In 2019, the City Council voted to close the Rikers Island jail complex and build four borough-based jails in Manhattan, Brooklyn, Queens, and the Bronx. As the city struggles to propose a clear plan for the new jails, the horrors of Rikers continue, and officials risk replicating its culture of abuse and lawlessness. City leaders must end the abuse at Rikers, reduce the city jail population, and deliver supportive services.

Ask candidates where they stand on Rikers and city jails:

  • How will the candidate ensure the provision of vaccines to those detained in jails?
  • Does the candidate support fully ending solitary confinement in NYC jails?
  • What is the candidate’s timeline and plan for closing jails on Rikers Island?
  • Does the candidate have a plan for reducing NYC’s jail population?

On abuse in city jails, city leaders have the power to:

Reduce the Jail Population, Curtail Abuse, and Deliver Meaningful Support. Too many New Yorkers have died or suffered enormous and irreversible physical and psychological harm as a result of mistreatment at Rikers – including Kalief Browder and Layleen Polanco. An investigation during the COVID-19 pandemic found a disregard of social distance measures, severe overcrowding, an inability to keep facilities clean, a failure to distribute masks, and a denial of necessary treatment to people with underlying respiratory conditions. And the use of inhumane solitary confinement still exists in NYC. Although a state law regulating the long-term use of solitary goes into effect next year, NYC officials should act now to stop this inhumane practice for good. Jails should rely on evidence-based approaches to changing behavior – including meaningful educational opportunities, mental health services, and re-entry programs – rather than locking people in cages. The demonstrated failure to address Rikers’ harsh conditions – which only deepened during the pandemic – violates the rights of every person held on Rikers Island.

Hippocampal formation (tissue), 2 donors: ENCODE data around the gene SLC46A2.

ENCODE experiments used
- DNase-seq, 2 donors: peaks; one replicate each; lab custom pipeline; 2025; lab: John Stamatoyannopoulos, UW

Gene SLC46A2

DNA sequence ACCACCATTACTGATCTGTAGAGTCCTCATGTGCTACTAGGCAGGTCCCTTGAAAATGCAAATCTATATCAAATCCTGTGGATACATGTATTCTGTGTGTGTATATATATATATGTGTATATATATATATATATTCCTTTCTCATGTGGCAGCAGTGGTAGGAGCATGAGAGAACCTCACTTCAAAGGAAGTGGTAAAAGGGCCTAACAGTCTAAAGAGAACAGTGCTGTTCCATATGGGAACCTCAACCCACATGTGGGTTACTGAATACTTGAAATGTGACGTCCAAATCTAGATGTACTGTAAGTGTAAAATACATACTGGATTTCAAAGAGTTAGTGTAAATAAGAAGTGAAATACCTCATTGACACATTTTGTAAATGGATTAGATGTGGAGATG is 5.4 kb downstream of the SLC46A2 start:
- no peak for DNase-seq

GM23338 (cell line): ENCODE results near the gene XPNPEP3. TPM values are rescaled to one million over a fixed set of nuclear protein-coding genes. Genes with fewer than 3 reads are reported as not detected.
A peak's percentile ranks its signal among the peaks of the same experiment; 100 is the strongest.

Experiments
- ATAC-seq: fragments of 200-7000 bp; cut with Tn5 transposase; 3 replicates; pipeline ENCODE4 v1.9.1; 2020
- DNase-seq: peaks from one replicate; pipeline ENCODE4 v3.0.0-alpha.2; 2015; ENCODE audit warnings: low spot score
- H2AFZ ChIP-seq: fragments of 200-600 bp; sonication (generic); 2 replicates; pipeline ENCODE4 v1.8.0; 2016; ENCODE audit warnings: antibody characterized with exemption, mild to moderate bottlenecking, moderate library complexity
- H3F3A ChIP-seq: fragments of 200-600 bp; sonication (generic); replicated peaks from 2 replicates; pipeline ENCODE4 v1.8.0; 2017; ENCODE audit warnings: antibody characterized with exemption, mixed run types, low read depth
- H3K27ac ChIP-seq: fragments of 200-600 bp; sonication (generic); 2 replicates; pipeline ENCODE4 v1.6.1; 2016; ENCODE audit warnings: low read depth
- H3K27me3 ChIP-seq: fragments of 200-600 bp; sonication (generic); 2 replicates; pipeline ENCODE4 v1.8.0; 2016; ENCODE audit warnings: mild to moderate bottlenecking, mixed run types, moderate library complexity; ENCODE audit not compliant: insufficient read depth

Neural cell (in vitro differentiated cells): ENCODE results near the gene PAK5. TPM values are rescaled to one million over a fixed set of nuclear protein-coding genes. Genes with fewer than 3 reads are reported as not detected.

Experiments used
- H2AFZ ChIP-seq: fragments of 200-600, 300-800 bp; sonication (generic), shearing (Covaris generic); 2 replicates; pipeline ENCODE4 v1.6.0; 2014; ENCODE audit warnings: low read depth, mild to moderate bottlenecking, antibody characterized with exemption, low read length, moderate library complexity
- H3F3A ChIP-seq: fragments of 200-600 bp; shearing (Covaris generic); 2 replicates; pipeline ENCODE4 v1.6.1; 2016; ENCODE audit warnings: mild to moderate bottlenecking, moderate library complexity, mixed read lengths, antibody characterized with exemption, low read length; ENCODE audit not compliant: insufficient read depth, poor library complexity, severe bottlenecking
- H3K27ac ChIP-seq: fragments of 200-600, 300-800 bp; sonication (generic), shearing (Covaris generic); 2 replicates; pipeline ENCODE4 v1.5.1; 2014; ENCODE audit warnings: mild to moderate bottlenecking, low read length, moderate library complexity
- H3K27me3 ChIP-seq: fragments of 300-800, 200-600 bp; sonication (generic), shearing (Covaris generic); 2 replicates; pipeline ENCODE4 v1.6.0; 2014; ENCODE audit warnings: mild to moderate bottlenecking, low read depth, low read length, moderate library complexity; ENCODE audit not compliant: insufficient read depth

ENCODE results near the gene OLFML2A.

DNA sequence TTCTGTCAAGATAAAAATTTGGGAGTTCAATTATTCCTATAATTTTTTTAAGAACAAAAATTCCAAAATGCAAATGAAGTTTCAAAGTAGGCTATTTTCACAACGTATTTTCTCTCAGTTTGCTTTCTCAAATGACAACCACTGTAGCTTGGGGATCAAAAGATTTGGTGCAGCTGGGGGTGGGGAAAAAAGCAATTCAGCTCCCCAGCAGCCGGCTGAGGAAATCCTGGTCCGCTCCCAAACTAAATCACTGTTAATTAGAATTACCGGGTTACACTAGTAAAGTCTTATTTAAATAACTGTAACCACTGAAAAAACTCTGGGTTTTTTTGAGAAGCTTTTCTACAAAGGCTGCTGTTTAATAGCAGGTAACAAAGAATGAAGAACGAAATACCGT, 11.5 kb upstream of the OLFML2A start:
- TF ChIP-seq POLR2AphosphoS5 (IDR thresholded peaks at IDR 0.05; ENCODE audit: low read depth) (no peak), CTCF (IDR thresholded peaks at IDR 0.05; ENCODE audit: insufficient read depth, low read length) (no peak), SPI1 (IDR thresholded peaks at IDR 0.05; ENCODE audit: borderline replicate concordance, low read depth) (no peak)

The city must reduce the jail population immediately. It should begin by releasing those held on pretrial detention, those held on technical parole violations, and those who have medical conditions that leave them particularly vulnerable to COVID-19. And moving forward, city leaders must have a plan to ensure any new jails emphasize rehabilitation and avoid the dehumanizing practices deployed at Rikers. The city must end the overuse of solitary confinement and provide robust physical and mental health services, rehabilitation, and re-entry programs. And as the City commits to building new jails, it is essential that it also continues every effort to reduce the jail population.